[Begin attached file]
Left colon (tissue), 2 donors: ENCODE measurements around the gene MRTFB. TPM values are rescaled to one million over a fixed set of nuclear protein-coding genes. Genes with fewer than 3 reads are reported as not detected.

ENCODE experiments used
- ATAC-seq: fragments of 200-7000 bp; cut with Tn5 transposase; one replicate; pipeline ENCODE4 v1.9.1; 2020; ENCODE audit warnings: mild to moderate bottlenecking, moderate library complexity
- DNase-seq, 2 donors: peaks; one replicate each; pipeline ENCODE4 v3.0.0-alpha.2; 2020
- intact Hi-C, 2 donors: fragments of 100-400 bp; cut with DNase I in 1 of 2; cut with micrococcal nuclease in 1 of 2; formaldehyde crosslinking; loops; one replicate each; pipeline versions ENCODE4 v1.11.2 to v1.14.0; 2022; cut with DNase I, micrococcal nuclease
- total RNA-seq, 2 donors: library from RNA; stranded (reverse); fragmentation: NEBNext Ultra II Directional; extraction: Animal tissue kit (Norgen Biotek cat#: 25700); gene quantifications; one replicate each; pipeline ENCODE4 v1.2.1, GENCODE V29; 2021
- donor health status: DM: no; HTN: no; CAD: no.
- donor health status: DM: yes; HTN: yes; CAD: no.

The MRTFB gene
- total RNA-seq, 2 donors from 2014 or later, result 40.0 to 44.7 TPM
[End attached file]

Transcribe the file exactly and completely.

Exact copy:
Left colon (tissue), 2 donors: ENCODE measurements around the gene MRTFB. TPM values are rescaled to one million over a fixed set of nuclear protein-coding genes. Genes with fewer than 3 reads are reported as not detected.

ENCODE experiments used
- ATAC-seq: fragments of 200-7000 bp; cut with Tn5 transposase; one replicate; pipeline ENCODE4 v1.9.1; 2020; ENCODE audit warnings: mild to moderate bottlenecking, moderate library complexity
- DNase-seq, 2 donors: peaks; one replicate each; pipeline ENCODE4 v3.0.0-alpha.2; 2020
- intact Hi-C, 2 donors: fragments of 100-400 bp; cut with DNase I in 1 of 2; cut with micrococcal nuclease in 1 of 2; formaldehyde crosslinking; loops; one replicate each; pipeline versions ENCODE4 v1.11.2 to v1.14.0; 2022; cut with DNase I, micrococcal nuclease
- total RNA-seq, 2 donors: library from RNA; stranded (reverse); fragmentation: NEBNext Ultra II Directional; extraction: Animal tissue kit (Norgen Biotek cat#: 25700); gene quantifications; one replicate each; pipeline ENCODE4 v1.2.1, GENCODE V29; 2021
- donor health status: DM: no; HTN: no; CAD: no.
- donor health status: DM: yes; HTN: yes; CAD: no.

The MRTFB gene
- total RNA-seq, 2 donors from 2014 or later, result 40.0 to 44.7 TPM